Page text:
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Faulty Performance Review Processeses Cost Companies as Much as $35M Annually
Organizations Should Focus on Conversations, not Scores to Improve Productivity and Motivate Employees, According to CEB

ARLINGTON, Va., Aug. 26, 2015 /PRNewswire/ -- While the annual review process is intended to help employees improve their output, the irony is that performance reviews today have little to do with – and even less impact on – corporate performance. According to CEB (NYSE: CEB) a best practice insight and technology company, faulty performance review processes can cost as much as $35M in lost productivity for a company with 10,000 employees. The biggest challenge lies with scores and rankings, which when used to motivate employees, typically backfire.

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Companies have become increasingly focused on evaluating performance using quantitative measurements that look only at the past, and haven't invested enough in measurements that spur future performance. Six percent of the Fortune 500, including Microsoft, Adobe, Cargill, Accenture and GE have re-engineered how they review individual performance to address this issue, eliminating what had become irrelevant tools in their engagement toolkits.

"Rankings and scores were popular in the 1990s because they supported a tougher, more pervasive 'up or out' corporate mentality," said Brian Kropp, HR practice leader, CEB. "Today, businesses are embracing cultures that foster greater collaboration and communication. In this new work environment, companies need to think about the implications scores and rankings have on their workforce as many view them as disruptive and create a barrier between employees and managers.

"Companies that want to realize value from their performance appraisal investments should make a more concerted effort to create a climate where performance feedback isn't given once a year, it's constant," Kropp added.

To improve performance review outcomes and increase productivity and collaboration in the workplace, companies should:

  • Change the nature of performance conversations – stop reserving performance assessments for scheduled times or check points. Instead, teach managers how to give feedback on an ongoing basis to improve employee productivity and reinforce goals and expectations.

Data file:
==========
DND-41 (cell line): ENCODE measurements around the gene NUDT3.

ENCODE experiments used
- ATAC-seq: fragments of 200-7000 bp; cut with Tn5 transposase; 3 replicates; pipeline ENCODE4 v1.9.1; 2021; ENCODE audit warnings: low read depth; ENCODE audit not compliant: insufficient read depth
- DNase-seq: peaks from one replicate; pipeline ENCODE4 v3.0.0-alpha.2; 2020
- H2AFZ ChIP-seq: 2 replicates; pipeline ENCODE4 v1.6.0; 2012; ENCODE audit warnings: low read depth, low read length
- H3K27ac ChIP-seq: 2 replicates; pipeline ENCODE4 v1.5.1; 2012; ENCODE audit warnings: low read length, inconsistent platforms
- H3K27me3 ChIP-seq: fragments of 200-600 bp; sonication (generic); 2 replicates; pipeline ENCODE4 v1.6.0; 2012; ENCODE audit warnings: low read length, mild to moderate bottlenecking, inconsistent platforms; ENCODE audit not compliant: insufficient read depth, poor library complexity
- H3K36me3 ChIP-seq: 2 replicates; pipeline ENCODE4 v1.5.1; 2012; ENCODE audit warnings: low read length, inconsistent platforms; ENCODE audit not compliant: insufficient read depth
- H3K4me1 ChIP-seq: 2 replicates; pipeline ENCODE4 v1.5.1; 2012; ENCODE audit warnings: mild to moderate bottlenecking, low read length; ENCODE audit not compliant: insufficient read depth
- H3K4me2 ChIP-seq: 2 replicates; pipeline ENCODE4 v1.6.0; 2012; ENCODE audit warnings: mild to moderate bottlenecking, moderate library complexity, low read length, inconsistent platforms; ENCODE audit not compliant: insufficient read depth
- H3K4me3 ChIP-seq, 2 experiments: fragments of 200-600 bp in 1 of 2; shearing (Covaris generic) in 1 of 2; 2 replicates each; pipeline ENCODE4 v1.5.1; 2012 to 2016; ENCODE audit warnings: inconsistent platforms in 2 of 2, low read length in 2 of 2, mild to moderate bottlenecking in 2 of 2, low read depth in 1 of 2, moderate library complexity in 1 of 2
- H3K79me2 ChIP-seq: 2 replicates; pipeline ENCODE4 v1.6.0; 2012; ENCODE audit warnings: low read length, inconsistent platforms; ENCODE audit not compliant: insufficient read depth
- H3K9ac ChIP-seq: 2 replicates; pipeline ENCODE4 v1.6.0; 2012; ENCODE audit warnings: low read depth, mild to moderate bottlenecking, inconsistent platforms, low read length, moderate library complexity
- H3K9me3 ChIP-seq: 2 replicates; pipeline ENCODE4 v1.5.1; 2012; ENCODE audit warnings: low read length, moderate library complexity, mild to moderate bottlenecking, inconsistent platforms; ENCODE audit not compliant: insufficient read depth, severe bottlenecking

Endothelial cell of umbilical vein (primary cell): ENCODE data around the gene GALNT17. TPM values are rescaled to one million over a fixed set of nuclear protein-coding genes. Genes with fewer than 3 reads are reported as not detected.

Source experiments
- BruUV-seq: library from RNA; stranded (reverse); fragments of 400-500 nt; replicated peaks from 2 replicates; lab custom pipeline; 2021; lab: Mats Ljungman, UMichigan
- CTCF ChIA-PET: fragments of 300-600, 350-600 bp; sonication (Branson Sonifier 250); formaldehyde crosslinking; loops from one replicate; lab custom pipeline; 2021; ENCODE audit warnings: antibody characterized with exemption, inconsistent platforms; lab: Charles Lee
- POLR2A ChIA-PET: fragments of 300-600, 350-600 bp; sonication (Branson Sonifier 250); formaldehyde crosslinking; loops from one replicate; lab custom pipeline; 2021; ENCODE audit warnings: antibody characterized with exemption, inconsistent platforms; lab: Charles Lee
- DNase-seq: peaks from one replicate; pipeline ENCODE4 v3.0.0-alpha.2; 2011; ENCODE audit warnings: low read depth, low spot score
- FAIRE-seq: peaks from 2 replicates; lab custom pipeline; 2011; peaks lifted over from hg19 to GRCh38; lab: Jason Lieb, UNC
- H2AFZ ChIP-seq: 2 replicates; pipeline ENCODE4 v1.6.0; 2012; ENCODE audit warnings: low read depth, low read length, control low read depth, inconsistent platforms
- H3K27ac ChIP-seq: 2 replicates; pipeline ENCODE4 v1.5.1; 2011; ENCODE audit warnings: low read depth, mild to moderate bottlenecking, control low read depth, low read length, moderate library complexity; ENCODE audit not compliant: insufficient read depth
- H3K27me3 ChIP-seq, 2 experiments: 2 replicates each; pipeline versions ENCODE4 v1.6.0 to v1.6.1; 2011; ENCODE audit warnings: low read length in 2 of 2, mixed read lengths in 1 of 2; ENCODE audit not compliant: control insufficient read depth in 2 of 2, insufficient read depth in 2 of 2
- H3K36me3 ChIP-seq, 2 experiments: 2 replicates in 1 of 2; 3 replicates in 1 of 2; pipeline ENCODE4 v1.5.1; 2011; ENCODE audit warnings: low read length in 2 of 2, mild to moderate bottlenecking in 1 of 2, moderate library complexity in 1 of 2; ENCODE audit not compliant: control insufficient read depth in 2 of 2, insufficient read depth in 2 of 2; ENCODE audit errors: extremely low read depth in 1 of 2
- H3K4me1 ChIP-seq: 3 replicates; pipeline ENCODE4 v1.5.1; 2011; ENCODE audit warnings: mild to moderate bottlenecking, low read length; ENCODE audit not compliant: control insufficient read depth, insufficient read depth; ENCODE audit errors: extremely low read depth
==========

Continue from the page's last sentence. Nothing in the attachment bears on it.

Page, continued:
• Make review conversations about the future - use examples of past performance to help employees understand how to improve their productivity moving forward, rather than looking backwards to highlight successes or failures over the past year.
  • Collect a holistic account of employee performance – gather feedback from a variety of sources (peers, co-workers, customers) to get a true picture of an employee's contributions. This is especially important now that employees collaborate more often with more people and the depth of their contributions may not be as readily apparent.

To learn more about how to improve the performance review process, visit CEB.

About CEB Inc.
CEB is a best practice insight and technology company. In partnership with leading organizations around the globe, we develop innovative solutions to drive corporate performance. CEB equips leaders at more than 10,000 companies with the intelligence to effectively manage talent, customers, and operations. CEB is a trusted partner to 90% of the Fortune 500, nearly 75% of the Dow Jones Asian Titans, and more than 85% of the FTSE 100. More at




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Wunmi Bamiduro, (571) 303-4573,